The spray painter made getting primer up very easy. It took about 15 minutes to spray everything. If you are planning on doing a lot of paint on items that can be taken out of the house like painting doors, then a spray painter is well worth the investment.

Since we were going to do board and batten along two of the walls, we decided to not use the spray painter for the wall paint.

Tiled the floor

We have tile in our kitchen. Since there was going to be no door (just an opening) between the kitchen and the mudroom, we wanted the floor to be the same. It would help it all look continuous.

The trick here was trying to find the same tile. After finding what tile we had in the kitchen, we then had to find out where we could purchase it. After a week of calling different stores in the area, we finally found one that could get us the tile.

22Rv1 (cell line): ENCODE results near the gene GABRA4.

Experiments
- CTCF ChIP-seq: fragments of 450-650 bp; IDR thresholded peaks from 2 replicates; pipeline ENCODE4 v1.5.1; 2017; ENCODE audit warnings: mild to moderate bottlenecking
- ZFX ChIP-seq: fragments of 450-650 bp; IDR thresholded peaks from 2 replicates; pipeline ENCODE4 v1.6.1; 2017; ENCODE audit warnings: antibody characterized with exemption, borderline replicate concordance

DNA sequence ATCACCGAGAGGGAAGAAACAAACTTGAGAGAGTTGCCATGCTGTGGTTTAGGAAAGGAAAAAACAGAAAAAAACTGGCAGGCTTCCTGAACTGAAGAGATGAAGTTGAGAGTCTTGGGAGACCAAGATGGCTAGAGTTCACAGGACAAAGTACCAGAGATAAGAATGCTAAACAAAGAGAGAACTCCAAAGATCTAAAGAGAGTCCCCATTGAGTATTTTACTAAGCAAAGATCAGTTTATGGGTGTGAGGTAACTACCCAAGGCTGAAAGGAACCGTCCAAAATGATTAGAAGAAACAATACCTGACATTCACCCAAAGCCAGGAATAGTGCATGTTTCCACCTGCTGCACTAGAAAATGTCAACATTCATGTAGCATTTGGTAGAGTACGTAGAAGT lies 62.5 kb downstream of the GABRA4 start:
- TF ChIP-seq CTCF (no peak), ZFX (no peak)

To tile the mudroom, we borrowed (you can also rent) a tile saw. We picked a grout that we thought matched the kitchen but it turned out to be a little lighter. The outside edges don’t need to be perfectly grouted because the baseboard trim will cover it. Be sure to seal your tile once you are done.

Board and Batten

Now that we had a floor, it was time to tackle the board and batten. I absolutely love board and batten in an entryway. It is not only beautiful but also very practical. You can add so many hooks to a space and still have it look good.

We added board and batten to two of the walls. Be sure to work your measurements around any outlets. Additionally, board and batten is spaced based on studs. Studs are usually 16 inches apart so make your board and batten that far apart so you hit a stud every time.